- J. acknowledges that the Compresence Argument has a weakness: the argument is merely verbal and as such can’t actually get at the truth. . . “pleasure” and “good” are verbal constructs that make the tightness of the C.A. loose around the edges (because of the indeterminacy of language). Interestingly, this is exactly the point that J. is making in his argument: the Gorgias is about the “right use of words” (9). As such, the “communitarian dimension of human life” is rendered through language and must be rendered through the good and the bad – not the pleasurable and less pleasurable. . . in other words, this dialogue is about ethics and morals (9). Callicles’ burn by Socrates, then, is a legitimate one. . . not inadequate. It is legitimate because it draws attention to the ways that Callicles is bound by language and can’t dismiss an argument because it is only logos – the Compresence Argument deals a “knock-out blow” to the hedonistic position (10).
- J. claims that even Gorgias – the teacher of persuasion – recognizes the moral component of language use for the communitarian good: “Do not behave in this way [Callicles], but answer for our sakes, too” (497b4).
- J. claims that because Socrates relies heavily on speech at the end of the dialogue (remember, Callicles just quits speaking and Socrates executes the elenchus himself), he is relying on rhetoric more than philosophy. This, according to J., is a Platonic recognition of the limits of some central Socratic themes (11). Rhetoric is, perhaps, of some use!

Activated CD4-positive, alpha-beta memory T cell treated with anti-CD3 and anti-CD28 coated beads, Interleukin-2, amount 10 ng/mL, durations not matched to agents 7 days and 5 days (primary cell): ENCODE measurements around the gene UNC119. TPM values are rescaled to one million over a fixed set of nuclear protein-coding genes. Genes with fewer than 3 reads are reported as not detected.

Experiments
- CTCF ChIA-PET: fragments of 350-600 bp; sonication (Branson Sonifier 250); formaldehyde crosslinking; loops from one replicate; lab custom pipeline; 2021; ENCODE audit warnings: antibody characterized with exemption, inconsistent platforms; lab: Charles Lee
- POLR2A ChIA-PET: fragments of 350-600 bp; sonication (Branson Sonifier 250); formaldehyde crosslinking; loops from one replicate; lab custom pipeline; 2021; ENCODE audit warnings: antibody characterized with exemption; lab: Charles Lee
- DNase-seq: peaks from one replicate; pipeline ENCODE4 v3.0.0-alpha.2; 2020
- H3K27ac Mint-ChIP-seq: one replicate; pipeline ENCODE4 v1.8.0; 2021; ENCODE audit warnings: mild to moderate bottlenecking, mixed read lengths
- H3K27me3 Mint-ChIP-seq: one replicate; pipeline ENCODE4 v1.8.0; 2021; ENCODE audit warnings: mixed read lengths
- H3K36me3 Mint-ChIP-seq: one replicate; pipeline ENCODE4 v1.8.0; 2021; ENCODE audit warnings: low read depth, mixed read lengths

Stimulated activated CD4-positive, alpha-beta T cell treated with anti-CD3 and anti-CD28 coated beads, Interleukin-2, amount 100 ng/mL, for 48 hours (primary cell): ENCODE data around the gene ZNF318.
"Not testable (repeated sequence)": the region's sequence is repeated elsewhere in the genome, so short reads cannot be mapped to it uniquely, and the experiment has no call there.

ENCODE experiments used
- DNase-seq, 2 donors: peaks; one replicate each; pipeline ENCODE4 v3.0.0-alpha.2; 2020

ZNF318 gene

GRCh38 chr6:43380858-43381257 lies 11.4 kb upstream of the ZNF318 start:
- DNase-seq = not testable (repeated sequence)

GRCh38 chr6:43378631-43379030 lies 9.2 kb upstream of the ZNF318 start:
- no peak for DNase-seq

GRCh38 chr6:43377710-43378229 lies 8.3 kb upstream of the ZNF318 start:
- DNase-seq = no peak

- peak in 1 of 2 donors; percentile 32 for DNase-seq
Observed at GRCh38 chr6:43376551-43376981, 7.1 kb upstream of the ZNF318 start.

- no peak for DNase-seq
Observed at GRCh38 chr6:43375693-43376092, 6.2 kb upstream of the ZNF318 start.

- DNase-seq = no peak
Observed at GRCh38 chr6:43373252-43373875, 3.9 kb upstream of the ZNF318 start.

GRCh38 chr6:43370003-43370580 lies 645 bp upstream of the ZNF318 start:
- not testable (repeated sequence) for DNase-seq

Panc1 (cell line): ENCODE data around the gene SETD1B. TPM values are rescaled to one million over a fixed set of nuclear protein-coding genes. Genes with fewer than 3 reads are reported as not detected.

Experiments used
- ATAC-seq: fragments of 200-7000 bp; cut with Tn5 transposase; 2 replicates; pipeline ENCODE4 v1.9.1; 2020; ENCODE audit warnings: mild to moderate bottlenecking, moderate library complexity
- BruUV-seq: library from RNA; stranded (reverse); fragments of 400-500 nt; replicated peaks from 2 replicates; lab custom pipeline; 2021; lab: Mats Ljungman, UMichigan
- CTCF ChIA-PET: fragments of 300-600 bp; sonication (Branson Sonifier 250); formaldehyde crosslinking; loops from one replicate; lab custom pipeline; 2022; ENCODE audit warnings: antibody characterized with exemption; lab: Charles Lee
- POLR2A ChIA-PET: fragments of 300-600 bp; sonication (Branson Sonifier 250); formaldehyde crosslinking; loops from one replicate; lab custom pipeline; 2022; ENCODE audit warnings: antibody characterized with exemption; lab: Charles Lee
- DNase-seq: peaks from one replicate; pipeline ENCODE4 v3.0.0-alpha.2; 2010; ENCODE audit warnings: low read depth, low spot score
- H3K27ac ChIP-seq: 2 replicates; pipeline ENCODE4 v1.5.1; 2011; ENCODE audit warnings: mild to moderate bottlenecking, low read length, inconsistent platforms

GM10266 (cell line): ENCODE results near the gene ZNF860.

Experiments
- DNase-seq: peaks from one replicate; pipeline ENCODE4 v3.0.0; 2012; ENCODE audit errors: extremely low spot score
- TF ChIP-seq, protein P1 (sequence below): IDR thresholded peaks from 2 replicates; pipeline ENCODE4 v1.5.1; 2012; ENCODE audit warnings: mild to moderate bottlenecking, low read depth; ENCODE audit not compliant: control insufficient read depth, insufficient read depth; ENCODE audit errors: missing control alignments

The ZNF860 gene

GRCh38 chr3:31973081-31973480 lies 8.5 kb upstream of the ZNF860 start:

Plato, then, is at least concerned that his arguments might be taken to be jejune points about the ordinary use of words. And it is ironic that, in a dialogue concerning the nature of rhetoric, which just is the use of words for persuasive purposes, the charge of wielding merely verbal arguments should be leveled so often. But the fear that the cogency of the Compresence Argument might be undermined by its (apparently) merely verbal character is dispatched by Callicles’ final refusal to speak. His silence, in fact, speaks volumes. The only way he can salvage his position, remain true to himself, is by refusing to speak. And, as it turns out, he cannot salvage his position even by remaining silent, since Callicles himself will constantly disagree with Callicles. (8)
Socrates’ speech at the close of the dialogue can thus be seen as both personally and politically motivated. It is curious, though, that Socrates relies, in the end, not on argument, but on exhortation and myth-making. In other words, Socrates relies at the end not strictly on philosophy, but also (and even primarily) on rhetoric. And this suggests that Plato, as he writes the Gorgias, is beginning to have his doubts about some central Socratic themes. Rhetoric is not wholly useless, Plato is beginning to sense. Gorgias himself observes, without Socratic objection, that rhetoric can used to persuade a patient to obey a doctor. (See Gorgias 456b.) Provided that it is directed toward the enlightenment of the soul, myth-making, storytelling, persuasive speaking, can be rather useful. (11)
Beversluis, John. 2000. Cross-Examining Socrates: A Defense of the Interlocutors in Plato’s Early Dialogues. Cambridge: Cambridge UP.
Cooper, John M. 1999. Reason and Emotion. Princeton: Princeton UP.
Santas, Gerasimos Xenophon. 1979. Socrates: Philosophy in Plato’s Early Dialogues. London: Routledge & Kegan Paul.